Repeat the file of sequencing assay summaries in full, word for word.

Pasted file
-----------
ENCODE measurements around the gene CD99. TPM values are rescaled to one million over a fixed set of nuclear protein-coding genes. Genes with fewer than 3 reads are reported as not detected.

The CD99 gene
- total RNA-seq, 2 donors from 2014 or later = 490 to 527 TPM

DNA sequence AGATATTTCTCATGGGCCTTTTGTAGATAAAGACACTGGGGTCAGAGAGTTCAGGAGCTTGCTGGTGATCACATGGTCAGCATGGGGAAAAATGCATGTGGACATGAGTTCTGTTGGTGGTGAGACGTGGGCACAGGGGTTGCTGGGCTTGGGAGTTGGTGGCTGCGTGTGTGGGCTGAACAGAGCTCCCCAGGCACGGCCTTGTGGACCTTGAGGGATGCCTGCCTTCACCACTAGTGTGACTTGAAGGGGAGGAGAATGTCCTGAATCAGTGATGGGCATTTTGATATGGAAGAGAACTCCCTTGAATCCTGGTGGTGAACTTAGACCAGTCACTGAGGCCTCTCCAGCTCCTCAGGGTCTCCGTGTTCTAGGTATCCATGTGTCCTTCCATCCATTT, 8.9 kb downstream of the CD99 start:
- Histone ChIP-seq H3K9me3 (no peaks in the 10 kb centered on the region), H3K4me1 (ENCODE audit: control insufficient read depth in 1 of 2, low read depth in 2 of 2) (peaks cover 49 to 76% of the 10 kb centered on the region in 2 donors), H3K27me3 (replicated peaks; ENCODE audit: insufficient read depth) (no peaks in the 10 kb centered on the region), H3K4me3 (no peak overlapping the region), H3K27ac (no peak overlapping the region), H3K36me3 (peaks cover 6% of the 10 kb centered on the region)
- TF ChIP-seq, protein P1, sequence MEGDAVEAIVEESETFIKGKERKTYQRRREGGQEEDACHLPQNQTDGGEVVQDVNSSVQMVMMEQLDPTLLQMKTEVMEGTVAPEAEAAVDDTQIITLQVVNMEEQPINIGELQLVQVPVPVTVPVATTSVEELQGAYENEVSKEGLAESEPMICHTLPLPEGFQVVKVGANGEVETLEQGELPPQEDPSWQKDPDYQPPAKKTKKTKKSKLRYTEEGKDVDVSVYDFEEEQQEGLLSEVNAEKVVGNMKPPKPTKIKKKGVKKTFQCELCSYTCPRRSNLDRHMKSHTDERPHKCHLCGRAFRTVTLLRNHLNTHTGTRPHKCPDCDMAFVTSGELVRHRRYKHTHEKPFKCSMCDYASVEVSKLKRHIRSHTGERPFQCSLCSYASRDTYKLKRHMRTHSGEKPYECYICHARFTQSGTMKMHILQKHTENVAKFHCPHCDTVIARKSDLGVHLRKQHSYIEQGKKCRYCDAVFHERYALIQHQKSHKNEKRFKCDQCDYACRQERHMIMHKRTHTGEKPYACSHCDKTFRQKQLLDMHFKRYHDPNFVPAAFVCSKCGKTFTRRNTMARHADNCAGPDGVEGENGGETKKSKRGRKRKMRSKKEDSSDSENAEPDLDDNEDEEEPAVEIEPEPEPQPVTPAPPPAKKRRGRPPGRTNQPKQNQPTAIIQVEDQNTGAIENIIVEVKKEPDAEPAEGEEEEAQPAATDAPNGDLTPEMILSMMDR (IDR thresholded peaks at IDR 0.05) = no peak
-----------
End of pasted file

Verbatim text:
ENCODE measurements around the gene CD99. TPM values are rescaled to one million over a fixed set of nuclear protein-coding genes. Genes with fewer than 3 reads are reported as not detected.

The CD99 gene
- total RNA-seq, 2 donors from 2014 or later = 490 to 527 TPM

DNA sequence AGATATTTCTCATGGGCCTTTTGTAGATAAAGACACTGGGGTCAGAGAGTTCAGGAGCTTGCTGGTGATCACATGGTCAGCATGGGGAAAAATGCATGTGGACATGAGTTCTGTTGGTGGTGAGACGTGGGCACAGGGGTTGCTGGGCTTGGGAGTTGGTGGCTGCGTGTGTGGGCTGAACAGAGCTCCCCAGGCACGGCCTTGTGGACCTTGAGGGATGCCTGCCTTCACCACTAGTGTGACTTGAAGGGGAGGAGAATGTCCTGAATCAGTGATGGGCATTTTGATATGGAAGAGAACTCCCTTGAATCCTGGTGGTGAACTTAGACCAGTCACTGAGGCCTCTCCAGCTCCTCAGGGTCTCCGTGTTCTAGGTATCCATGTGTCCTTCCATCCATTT, 8.9 kb downstream of the CD99 start:
- Histone ChIP-seq H3K9me3 (no peaks in the 10 kb centered on the region), H3K4me1 (ENCODE audit: control insufficient read depth in 1 of 2, low read depth in 2 of 2) (peaks cover 49 to 76% of the 10 kb centered on the region in 2 donors), H3K27me3 (replicated peaks; ENCODE audit: insufficient read depth) (no peaks in the 10 kb centered on the region), H3K4me3 (no peak overlapping the region), H3K27ac (no peak overlapping the region), H3K36me3 (peaks cover 6% of the 10 kb centered on the region)
- TF ChIP-seq, protein P1, sequence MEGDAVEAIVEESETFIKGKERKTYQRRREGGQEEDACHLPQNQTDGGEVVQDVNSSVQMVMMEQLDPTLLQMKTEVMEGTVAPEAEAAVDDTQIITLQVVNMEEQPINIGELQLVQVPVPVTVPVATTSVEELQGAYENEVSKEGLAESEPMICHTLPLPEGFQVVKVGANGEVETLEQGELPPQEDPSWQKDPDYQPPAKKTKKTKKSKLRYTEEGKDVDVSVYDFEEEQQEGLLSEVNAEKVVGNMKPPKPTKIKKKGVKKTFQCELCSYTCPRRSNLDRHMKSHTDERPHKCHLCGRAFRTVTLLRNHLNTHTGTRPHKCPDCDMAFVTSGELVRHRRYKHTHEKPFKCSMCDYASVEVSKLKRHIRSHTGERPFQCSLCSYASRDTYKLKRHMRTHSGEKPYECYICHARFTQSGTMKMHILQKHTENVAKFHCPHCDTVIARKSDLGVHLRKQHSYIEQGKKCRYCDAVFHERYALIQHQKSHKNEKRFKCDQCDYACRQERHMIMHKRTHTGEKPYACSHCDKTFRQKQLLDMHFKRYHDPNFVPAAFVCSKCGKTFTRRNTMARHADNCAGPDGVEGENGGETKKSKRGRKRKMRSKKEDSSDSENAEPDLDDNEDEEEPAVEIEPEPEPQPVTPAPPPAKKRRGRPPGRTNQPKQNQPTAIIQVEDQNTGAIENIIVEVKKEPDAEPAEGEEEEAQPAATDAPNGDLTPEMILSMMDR (IDR thresholded peaks at IDR 0.05) = no peak